Today I woke up reading – once again – news about walls. This time it was in Calais, where work is about to begin on a new, 1km long wall along the ferry port’s approach road, to keep out refugees. Walls, fences and barbed wire seem to be the symbols of the world we are building.

Together with Migueltxo Molina, I directed a film about walls. The first one we filmed was in our country, Spain. In Melilla we witnessed the fence that separates Europe from Africa. Then we went to the border between Mexico and the USA. Later, to the fence that separates India from Bangladesh. Later we went to shoot to the border between South Africa and Zimbabwe. And to the huge wall that Israel has built in Palestine.

At the beginning of the project we thought that what was moving migrants was the same search for happiness, for a better life. From our western point of view, we thought that this was going to be what we could find in common with the people at the other side of the wall. During the shooting we discovered we were wrong. People at the other side of the fence are not looking for a better life. They are looking for any kind of life. They are running away from death. They are trying to survive. Knowing that, you look at walls in a different way.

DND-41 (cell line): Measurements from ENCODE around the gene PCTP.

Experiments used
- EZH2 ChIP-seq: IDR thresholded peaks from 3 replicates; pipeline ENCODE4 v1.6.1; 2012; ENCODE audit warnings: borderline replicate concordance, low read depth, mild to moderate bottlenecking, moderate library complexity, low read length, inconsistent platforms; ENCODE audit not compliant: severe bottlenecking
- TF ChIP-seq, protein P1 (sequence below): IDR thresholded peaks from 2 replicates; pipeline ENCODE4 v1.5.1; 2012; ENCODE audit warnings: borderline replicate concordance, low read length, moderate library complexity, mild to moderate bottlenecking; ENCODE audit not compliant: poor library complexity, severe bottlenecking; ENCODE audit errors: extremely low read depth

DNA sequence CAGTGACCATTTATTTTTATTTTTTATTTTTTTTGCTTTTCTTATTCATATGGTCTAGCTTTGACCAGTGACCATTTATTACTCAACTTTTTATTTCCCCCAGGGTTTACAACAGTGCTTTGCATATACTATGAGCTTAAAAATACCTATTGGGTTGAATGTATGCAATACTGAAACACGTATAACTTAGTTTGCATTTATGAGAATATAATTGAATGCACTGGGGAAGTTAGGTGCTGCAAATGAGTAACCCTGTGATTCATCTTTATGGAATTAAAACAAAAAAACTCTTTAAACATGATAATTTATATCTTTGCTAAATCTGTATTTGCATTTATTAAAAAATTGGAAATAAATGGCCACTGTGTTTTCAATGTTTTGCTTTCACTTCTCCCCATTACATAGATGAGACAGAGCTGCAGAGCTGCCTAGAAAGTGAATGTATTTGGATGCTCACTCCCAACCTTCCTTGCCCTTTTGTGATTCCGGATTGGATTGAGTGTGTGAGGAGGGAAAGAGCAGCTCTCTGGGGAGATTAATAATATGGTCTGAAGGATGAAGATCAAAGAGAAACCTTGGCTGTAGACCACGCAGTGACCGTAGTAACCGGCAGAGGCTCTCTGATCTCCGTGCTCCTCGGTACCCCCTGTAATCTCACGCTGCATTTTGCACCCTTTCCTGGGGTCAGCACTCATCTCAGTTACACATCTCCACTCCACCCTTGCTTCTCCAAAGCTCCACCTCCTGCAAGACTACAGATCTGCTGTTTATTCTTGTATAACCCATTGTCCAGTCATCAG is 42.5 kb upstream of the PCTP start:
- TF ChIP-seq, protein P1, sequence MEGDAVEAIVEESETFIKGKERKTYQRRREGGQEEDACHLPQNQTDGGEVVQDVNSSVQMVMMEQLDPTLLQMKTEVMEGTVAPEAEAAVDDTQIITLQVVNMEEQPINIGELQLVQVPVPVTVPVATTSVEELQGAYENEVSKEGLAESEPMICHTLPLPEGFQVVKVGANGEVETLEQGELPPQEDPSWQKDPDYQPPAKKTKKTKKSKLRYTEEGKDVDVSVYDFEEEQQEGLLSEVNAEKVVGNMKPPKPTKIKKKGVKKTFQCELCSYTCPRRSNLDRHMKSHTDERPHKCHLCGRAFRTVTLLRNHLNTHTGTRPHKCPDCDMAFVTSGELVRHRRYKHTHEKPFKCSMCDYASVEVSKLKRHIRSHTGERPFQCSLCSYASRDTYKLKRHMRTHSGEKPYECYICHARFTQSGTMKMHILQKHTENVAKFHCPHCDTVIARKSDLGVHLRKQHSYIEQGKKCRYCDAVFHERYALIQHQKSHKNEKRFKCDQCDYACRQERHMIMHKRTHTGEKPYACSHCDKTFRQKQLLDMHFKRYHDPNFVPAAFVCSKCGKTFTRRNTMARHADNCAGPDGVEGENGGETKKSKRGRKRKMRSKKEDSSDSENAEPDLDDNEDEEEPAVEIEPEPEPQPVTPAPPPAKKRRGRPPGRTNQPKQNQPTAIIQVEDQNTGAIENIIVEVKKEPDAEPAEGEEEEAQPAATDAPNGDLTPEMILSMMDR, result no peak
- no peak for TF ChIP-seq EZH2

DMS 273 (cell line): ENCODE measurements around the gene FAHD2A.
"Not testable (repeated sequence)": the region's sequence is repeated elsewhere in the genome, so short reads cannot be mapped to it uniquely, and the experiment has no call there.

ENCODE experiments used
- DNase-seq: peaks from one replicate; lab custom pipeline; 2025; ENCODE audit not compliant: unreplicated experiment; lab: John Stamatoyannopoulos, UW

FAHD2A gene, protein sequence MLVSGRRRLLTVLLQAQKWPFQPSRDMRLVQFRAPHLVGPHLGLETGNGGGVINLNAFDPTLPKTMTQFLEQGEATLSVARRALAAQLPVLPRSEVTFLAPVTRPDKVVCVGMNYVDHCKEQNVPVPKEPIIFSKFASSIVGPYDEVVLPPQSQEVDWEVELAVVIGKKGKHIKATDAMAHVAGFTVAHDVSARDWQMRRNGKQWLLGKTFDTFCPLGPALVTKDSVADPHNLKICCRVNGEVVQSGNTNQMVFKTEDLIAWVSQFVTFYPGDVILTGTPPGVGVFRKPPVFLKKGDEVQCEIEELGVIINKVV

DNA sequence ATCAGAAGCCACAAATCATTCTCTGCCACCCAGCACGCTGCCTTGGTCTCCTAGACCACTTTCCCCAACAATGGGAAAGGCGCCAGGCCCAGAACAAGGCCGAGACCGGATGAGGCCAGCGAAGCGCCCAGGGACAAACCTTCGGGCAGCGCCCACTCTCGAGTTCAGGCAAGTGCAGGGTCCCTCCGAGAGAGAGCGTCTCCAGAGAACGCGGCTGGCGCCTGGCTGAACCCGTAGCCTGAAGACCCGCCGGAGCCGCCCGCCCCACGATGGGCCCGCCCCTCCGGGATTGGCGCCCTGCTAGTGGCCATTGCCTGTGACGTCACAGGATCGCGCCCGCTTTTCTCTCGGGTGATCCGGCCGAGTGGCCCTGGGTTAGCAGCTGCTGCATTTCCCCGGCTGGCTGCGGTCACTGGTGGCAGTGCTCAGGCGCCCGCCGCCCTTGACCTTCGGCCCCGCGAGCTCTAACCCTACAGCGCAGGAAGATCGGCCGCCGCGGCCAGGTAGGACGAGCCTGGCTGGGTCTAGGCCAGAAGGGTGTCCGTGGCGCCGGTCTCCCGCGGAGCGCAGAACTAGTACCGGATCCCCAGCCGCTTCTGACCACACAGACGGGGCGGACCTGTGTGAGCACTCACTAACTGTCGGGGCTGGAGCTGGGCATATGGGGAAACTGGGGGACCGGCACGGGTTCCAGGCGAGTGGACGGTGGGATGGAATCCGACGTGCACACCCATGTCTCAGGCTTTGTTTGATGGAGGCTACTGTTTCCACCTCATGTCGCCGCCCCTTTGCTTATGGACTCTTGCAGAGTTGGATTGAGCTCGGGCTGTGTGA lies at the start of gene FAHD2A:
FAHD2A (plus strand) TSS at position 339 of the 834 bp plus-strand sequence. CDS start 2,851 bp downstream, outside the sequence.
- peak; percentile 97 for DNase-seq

In Calais there is something that now caught my attention: it is not the fact that they are building a new wall (this is happening all over the world, almost every week) What surprised me – and made me feel sick – is that this new Wall is going to be covered with beautiful flowers.

My job as a filmmaker is to show what is at the other side of the wall. And what I found is people like me. But in a very extreme situation, in a very violent and hard struggle for survival, I cannot forget what I saw at the other side. It is much more comfortable to live at this side of the wall without knowing what is happening at the other. Now we want to do it in a nice way, with a wall that has flowers at one side and barbed wire at the other.

We want to live better. We want to be happy and comfortable. We want to live in a world full of walls, isolated from the others. Now comes the next step – let’s paint the walls with flowers so we disguise this tragedy in a beautiful way. I feel ashamed of being European, of living at the flowered side of the wall.

Pablo Iraburu is co-director of Walls, which screens at the CCA, Glasgow, 22 September, and the Filmhouse, Edinburgh 24 September, as part of the Take One Action! Film Festival.